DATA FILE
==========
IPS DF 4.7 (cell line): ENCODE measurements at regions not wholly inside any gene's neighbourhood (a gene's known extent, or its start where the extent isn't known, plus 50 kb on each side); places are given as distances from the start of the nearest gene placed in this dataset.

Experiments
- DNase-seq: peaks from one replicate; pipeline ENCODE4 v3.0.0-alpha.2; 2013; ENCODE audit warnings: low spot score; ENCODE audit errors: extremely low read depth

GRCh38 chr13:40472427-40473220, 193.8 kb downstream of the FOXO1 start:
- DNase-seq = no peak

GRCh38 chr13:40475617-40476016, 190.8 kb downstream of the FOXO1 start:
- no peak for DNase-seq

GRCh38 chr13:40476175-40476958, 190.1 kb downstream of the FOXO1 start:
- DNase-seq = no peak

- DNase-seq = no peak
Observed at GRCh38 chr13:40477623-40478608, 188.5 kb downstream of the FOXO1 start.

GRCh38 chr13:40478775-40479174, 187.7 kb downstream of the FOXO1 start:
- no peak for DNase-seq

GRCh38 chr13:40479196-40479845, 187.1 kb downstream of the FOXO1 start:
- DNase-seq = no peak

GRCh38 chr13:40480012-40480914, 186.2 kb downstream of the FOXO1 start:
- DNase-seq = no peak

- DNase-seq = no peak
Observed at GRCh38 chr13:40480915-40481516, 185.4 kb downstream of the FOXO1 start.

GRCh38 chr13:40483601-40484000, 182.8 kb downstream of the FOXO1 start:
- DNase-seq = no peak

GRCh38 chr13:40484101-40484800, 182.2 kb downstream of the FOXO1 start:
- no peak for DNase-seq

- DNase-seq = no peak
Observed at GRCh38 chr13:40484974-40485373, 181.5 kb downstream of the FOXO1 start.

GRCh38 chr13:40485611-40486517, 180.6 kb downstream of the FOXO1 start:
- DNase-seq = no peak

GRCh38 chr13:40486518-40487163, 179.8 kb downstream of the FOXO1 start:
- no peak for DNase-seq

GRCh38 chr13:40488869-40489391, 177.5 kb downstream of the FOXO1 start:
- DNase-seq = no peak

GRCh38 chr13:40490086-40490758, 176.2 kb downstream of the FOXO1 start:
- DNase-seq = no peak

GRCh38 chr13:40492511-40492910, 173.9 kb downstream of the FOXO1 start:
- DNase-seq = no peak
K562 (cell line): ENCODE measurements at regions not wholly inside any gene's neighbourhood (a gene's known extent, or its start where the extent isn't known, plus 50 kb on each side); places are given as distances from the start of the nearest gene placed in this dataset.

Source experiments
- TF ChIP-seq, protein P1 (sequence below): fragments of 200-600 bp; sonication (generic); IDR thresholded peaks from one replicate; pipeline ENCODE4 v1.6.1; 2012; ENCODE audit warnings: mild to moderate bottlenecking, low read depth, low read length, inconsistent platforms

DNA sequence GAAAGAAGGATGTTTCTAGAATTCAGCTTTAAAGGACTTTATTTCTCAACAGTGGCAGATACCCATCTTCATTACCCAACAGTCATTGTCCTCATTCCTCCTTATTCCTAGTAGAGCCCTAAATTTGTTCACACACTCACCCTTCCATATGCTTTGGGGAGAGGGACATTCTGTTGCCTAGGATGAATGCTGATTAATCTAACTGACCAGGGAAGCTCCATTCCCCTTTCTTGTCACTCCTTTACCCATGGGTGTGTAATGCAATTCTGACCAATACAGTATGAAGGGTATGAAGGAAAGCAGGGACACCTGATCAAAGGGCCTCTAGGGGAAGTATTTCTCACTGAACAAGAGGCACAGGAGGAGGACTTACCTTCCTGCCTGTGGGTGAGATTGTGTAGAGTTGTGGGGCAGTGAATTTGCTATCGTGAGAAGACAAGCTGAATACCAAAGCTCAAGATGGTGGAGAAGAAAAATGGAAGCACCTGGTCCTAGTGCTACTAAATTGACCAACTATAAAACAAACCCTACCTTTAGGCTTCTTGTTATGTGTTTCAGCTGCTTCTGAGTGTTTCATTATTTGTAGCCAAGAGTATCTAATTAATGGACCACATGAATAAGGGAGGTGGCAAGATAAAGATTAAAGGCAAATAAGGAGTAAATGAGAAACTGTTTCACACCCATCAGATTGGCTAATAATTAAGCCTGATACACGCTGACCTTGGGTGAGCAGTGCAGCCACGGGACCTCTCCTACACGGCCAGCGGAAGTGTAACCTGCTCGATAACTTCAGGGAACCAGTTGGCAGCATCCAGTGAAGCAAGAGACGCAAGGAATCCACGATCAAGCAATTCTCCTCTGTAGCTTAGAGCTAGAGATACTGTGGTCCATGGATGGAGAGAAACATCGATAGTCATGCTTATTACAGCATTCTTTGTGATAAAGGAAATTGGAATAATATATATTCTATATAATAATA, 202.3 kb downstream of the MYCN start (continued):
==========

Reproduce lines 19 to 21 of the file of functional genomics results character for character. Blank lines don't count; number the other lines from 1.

Observed at GRCh38 chr13:40480915-40481516, 185.4 kb downstream of the FOXO1 start.

GRCh38 chr13:40483601-40484000, 182.8 kb downstream of the FOXO1 start:
- DNase-seq = no peak